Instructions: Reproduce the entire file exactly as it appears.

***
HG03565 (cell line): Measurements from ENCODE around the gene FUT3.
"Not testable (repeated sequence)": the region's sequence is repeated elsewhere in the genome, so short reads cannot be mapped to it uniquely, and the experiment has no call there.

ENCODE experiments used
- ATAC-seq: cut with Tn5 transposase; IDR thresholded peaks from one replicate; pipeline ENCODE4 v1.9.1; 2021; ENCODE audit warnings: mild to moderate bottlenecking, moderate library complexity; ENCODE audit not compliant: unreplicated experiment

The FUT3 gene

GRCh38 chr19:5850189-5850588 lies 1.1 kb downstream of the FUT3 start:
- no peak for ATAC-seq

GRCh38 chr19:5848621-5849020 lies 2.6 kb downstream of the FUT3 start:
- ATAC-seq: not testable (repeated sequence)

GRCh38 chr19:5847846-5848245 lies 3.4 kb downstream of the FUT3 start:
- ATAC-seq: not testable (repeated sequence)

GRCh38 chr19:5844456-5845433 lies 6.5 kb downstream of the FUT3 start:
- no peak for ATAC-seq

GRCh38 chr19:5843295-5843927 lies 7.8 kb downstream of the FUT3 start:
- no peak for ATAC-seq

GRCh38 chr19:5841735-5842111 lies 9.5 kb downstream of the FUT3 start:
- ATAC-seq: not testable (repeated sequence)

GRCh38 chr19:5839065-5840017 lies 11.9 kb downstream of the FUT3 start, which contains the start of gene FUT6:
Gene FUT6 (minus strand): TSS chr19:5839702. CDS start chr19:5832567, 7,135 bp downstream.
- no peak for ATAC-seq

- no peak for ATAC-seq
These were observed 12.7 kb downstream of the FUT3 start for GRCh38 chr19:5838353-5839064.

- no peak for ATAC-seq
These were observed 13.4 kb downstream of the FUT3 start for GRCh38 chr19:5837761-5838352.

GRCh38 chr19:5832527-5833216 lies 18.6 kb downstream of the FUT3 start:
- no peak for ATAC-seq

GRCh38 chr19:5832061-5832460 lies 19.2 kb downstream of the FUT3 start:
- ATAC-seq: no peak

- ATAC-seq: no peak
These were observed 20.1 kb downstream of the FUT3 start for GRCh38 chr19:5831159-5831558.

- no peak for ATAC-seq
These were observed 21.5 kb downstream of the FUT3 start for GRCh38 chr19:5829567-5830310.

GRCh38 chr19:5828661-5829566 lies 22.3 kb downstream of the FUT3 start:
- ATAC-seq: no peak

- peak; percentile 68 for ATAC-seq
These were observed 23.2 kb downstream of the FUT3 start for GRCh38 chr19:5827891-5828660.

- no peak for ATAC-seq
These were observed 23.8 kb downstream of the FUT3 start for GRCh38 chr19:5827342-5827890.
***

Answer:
HG03565 (cell line): Measurements from ENCODE around the gene FUT3.
"Not testable (repeated sequence)": the region's sequence is repeated elsewhere in the genome, so short reads cannot be mapped to it uniquely, and the experiment has no call there.

ENCODE experiments used
- ATAC-seq: cut with Tn5 transposase; IDR thresholded peaks from one replicate; pipeline ENCODE4 v1.9.1; 2021; ENCODE audit warnings: mild to moderate bottlenecking, moderate library complexity; ENCODE audit not compliant: unreplicated experiment

The FUT3 gene

GRCh38 chr19:5850189-5850588 lies 1.1 kb downstream of the FUT3 start:
- no peak for ATAC-seq

GRCh38 chr19:5848621-5849020 lies 2.6 kb downstream of the FUT3 start:
- ATAC-seq: not testable (repeated sequence)

GRCh38 chr19:5847846-5848245 lies 3.4 kb downstream of the FUT3 start:
- ATAC-seq: not testable (repeated sequence)

GRCh38 chr19:5844456-5845433 lies 6.5 kb downstream of the FUT3 start:
- no peak for ATAC-seq

GRCh38 chr19:5843295-5843927 lies 7.8 kb downstream of the FUT3 start:
- no peak for ATAC-seq

GRCh38 chr19:5841735-5842111 lies 9.5 kb downstream of the FUT3 start:
- ATAC-seq: not testable (repeated sequence)

GRCh38 chr19:5839065-5840017 lies 11.9 kb downstream of the FUT3 start, which contains the start of gene FUT6:
Gene FUT6 (minus strand): TSS chr19:5839702. CDS start chr19:5832567, 7,135 bp downstream.
- no peak for ATAC-seq

- no peak for ATAC-seq
These were observed 12.7 kb downstream of the FUT3 start for GRCh38 chr19:5838353-5839064.

- no peak for ATAC-seq
These were observed 13.4 kb downstream of the FUT3 start for GRCh38 chr19:5837761-5838352.

GRCh38 chr19:5832527-5833216 lies 18.6 kb downstream of the FUT3 start:
- no peak for ATAC-seq

GRCh38 chr19:5832061-5832460 lies 19.2 kb downstream of the FUT3 start:
- ATAC-seq: no peak

- ATAC-seq: no peak
These were observed 20.1 kb downstream of the FUT3 start for GRCh38 chr19:5831159-5831558.

- no peak for ATAC-seq
These were observed 21.5 kb downstream of the FUT3 start for GRCh38 chr19:5829567-5830310.

GRCh38 chr19:5828661-5829566 lies 22.3 kb downstream of the FUT3 start:
- ATAC-seq: no peak

- peak; percentile 68 for ATAC-seq
These were observed 23.2 kb downstream of the FUT3 start for GRCh38 chr19:5827891-5828660.

- no peak for ATAC-seq
These were observed 23.8 kb downstream of the FUT3 start for GRCh38 chr19:5827342-5827890.